Like I mentioned earlier we use Cakewalk on the PC and Digital Performer on the Mac. Another great tool for manipulating sound (especially for sound designers) is Sound Forge on the PC. The PC stuff both cost under $200 and I think Digital Performer is around $600??

What do clients typically ask for when using your services, do you have complete artistic license or do they have strict ideas?

For the most part they let me do what I want, but we definitely talk about it in the beginning. Mostly I just sit down and play the game with no sound and start coming up with stuff in my head. Usually most games are pretty obvious what the style of music should be… It’s just a matter of accomplishing it well. The only recent exception has been Spider-Man… I wasn’t sure what the hell to do for Spidey. I’m one of the biggest Spidey fans on the planet (I actually have every single Amazing Spider-Man comic!!) It could have been modern orchestral, rock, techno, cheesy Saturday morning cartoon… anything. I had done a couple of different demo initially, but the guys over at Neversoft wanted more of an interactive Propellerheads type of feel mixed with heavy guitars when Spidey starts to do battle. I think it worked out great! I’m really excited about it!

How long does it take to make a single piece of music for a game?

Anywhere from one day to two weeks!! It depends on how much the creative juices are flowing. I would say on the average about 3 days. It seems that all of my favorite songs have come entirely in one day. Even though you may write a song in a day it might take 2 weeks to record it the way you want. I wrote a tune last year for Tomorrow Never Dies which had vocals in it, live guitars, bass, drums & orchestra. It took me about an hour to write the whole song but about 2 1/2 months to record and mix it the way I wanted.

How did you personally get into the industry?

This is actually a pretty funny story! I’m originally from Springfield, Massachusetts. When I was a kid I always wanted to move to Southern California to be a musician (doesn’t everybody!). Anyway, when I turned 21 I left Mass. And drove across country to Southern California.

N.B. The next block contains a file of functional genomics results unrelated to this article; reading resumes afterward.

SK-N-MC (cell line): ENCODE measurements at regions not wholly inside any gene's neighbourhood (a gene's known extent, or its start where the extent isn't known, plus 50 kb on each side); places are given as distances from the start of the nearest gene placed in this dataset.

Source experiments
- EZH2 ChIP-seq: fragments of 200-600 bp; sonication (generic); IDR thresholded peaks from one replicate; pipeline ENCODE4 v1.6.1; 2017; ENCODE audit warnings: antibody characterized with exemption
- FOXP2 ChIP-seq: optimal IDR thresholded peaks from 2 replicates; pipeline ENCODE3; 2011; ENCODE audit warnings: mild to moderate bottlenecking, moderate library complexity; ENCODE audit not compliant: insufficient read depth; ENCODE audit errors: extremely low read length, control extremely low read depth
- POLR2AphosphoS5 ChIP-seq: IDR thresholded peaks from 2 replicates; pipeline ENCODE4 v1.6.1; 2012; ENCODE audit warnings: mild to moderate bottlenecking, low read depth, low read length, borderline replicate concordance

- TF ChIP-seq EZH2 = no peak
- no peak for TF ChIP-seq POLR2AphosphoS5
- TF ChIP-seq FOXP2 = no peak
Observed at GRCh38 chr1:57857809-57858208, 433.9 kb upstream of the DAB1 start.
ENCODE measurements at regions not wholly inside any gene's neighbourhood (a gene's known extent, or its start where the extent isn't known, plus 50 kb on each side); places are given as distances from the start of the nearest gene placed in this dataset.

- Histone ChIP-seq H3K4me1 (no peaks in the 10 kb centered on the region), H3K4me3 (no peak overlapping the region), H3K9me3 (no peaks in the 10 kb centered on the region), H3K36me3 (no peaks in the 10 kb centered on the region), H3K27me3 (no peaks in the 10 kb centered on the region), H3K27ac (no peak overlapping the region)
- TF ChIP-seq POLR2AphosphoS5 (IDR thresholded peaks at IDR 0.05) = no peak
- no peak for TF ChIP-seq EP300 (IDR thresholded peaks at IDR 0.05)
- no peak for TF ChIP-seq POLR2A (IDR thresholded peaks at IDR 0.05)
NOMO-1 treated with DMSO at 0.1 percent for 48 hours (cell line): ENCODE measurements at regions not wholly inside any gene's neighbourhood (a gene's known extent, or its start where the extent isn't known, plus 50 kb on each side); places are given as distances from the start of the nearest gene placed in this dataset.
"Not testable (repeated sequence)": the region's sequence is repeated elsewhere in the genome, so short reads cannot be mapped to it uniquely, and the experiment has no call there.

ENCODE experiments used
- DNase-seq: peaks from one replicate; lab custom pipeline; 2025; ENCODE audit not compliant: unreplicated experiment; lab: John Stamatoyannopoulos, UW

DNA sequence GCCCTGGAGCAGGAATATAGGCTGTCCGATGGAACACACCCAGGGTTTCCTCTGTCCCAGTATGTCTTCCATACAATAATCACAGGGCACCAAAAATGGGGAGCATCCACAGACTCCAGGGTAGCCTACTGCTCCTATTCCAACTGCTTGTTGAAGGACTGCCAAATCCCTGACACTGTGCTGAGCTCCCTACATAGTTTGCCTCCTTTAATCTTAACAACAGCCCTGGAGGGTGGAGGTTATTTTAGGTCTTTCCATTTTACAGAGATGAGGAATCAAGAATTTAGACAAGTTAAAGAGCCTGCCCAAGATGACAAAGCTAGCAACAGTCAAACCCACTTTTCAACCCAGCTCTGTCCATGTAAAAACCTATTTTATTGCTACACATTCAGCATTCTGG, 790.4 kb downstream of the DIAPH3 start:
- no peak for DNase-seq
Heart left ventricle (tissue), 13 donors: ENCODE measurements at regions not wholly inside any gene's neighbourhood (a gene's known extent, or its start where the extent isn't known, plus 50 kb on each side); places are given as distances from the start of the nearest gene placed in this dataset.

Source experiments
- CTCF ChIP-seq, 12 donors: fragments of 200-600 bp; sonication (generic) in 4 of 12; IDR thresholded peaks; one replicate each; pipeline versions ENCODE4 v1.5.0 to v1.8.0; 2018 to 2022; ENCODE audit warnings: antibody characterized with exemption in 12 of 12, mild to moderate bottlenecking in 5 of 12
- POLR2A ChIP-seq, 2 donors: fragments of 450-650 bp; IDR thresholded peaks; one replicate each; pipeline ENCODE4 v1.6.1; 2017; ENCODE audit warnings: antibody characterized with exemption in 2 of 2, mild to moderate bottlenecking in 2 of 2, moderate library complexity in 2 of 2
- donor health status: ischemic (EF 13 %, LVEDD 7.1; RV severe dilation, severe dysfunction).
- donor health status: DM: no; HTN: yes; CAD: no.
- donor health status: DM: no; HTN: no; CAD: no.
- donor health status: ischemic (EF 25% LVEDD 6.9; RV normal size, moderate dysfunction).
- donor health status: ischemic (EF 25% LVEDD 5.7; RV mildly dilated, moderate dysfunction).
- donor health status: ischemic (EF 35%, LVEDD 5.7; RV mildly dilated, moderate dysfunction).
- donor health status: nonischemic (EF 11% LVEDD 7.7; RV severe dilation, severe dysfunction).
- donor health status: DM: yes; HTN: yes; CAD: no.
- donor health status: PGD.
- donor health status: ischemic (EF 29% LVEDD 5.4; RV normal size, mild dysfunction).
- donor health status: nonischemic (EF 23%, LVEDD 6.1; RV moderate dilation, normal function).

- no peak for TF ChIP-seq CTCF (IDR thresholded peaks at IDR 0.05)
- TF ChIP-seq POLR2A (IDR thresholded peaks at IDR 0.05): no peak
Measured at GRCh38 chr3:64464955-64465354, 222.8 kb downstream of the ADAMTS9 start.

The only thing I really knew out here was Hollywood, so I drove to Hollywood. I didn’t have a place to stay, didn’t know anybody, didn’t have a job, and oh yeah, I didn’t have any money!!!

So I showed up in Hollywood, took a look around and said “What the hell is this!!!” for those of you who have been to Hollywood, you know what I’m talking about. Hollywood isn’t exactly the way they portray it on T.V., it’s pretty much a dump! The only other thing I knew in California was Disneyland, so I stopped some bum on the street and asked him where Mickey Mouse lived. He pointed me about 45 minutes south to Orange County.

So I picked up a newspaper and I got a job the very next day selling keyboards at the Guitar Center. I was sleeping either in my car or on Huntington Beach at this point, so I was looking for anything I could findâ?¦I knew about music & keyboardsâ?¦what the hell! The next day I started and believe it or not, the very first person to walk in the store who I waited on happened to be a producer for a new software company starting up called Virgin Mastertronic.

Music was always my first love and video games were second. Never in my whole life did I ever think of putting my 2 loves togetherâ?¦until that day. I became the first tester at Virgin the next day. (A tester is somebody who they pay to play games and find things wrong with them) There were only about 15 people at Virgin at the time, so they didn’t need a full time musician.

When the first opportunity arose for music (Prince of Persia on the Gameboy), I jumped on it. I would sit down with the programmer every chance I got to learn about the machines. I know nothing about programming. I just know music and games. It’s definitely been a plus in my careerâ?¦I mean think about itâ?¦how do you program the blues or rock-n-roll that’s just something you feel! Anyway, I worked on Prince of Persia for free and on the weekends and after work. The V.P. of the company was so impressed he made me the music guy! My next game was Global Gladiators on the Genesis which won “Best music of the year” and I’ve been doing it ever since! (10 years)